Heart surgery

Texas baby undergoes open-heart surgery after birth

AUSTIN (KXAN) — A family in central Texas credits their faith and the doctors at Dell Children’s Comprehensive Fetal Care Center with saving the life of their newborn baby.

The center is designed for mothers whose babies have been diagnosed with complex fetal or congenital disease. It offers immediate and specialized treatment and care after birth.

During Julie Hyde’s pregnancy, her son Blake was diagnosed with a rare complex heart defect called Abnormal Total Pulmonary Venous Return (TAPVR).

According to the Centers for Disease Control and Prevention, in a baby with TAPVR, oxygen-rich blood does not return from the lungs to the left atrium. Instead, oxygen-rich blood returns to the right side of the heart. Here, oxygen-rich blood mixes with oxygen-poor blood. Doctors said this caused the baby to get less oxygen than the body needed.

Being born with this condition, within three hours of birth, Blake was on the operating table for open-heart surgery. Even though the family knew this might be their reality, it didn’t make it any easier.

“We knew even if it was a small chance he had, we were going to give it to him,” Julie said. “We felt really defeated. We thought maybe we were going to say goodbye to him, and he might not come back to us.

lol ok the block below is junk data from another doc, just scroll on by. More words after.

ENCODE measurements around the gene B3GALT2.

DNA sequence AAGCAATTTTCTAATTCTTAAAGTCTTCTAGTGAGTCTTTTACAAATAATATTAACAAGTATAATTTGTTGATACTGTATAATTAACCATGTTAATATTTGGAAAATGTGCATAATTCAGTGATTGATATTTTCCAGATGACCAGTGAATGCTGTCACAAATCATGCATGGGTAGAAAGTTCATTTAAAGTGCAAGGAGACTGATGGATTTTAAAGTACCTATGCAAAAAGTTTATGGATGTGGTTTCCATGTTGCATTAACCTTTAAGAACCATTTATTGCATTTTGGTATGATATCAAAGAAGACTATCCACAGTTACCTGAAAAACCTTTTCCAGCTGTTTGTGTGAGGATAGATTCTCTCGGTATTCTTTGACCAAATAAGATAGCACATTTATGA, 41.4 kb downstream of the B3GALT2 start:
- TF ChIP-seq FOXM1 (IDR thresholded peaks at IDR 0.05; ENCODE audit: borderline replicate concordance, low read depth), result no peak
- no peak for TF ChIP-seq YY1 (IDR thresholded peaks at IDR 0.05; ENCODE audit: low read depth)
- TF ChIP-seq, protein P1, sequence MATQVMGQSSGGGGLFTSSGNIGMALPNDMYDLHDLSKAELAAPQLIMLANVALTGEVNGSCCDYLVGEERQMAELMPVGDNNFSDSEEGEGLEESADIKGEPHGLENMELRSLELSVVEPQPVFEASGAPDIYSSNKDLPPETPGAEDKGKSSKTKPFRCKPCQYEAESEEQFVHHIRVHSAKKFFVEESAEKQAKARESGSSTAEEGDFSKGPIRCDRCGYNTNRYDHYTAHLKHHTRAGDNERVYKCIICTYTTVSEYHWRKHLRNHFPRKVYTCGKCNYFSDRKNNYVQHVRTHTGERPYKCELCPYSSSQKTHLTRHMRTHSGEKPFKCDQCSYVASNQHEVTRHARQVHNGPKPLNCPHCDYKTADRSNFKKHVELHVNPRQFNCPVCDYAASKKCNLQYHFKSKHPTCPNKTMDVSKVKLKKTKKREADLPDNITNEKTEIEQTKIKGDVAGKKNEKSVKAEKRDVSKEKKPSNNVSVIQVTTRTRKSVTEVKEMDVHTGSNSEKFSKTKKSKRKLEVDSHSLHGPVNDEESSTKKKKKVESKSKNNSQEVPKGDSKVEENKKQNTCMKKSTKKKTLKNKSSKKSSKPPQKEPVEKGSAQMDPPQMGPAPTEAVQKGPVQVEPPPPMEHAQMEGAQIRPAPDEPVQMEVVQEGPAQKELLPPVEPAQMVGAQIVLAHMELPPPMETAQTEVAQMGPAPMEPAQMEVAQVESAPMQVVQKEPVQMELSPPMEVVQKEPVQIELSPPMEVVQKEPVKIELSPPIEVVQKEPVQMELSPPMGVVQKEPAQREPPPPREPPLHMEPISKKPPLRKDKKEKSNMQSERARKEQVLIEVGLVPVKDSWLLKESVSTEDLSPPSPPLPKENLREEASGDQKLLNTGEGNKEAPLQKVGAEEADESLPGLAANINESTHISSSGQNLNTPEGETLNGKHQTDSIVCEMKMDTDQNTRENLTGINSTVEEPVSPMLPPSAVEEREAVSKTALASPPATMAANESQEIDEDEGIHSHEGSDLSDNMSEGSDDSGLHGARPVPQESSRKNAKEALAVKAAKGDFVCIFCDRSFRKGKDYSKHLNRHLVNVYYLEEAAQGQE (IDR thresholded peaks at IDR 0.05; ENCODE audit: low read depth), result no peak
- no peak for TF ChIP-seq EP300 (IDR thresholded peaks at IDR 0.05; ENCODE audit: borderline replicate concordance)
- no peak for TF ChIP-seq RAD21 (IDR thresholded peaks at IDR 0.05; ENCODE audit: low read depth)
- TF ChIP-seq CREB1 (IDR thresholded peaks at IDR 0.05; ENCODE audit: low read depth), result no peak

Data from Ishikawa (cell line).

• Baby Blake with his brothers.  (Courtesy of the Hyde family)
  • Courtesy of the Hyde family
  • Blake Hyde undergoes open-heart surgery after birth.  (Courtesy of the Hyde family)

Dr. Charles Fraser, chief of pediatric and congenital heart surgery at the Texas Center for Pediatric and Congenital Heart Disease and the Dell Children’s Pediatric Cardiac Care Team, quickly prepared to perform Blake’s emergency heart surgery.

“You won’t find a more complicated problem than a newborn,” Fraser explained. “He needed heart surgery within hours of the birth. If he had to be transported to another hospital, we wouldn’t have a survivor. His lungs were congested, and even carrying him across town, he wouldn’t have survived.

The Hydes said they could not have obtained the immediate specialist treatment after Blake’s birth where they live. After his operation, they planned a stay of several months. However, 35 days later, he was released and sent to Ronald McDonald House. Blake’s family is now set to leave next week, reuniting Blake with his brothers.

“He’s eating well and working on putting on weight, which takes a little longer,” Julie said. “He’s a little warrior, and he proves us all wrong, that’s for sure. Our baby, I believe, is a miracle.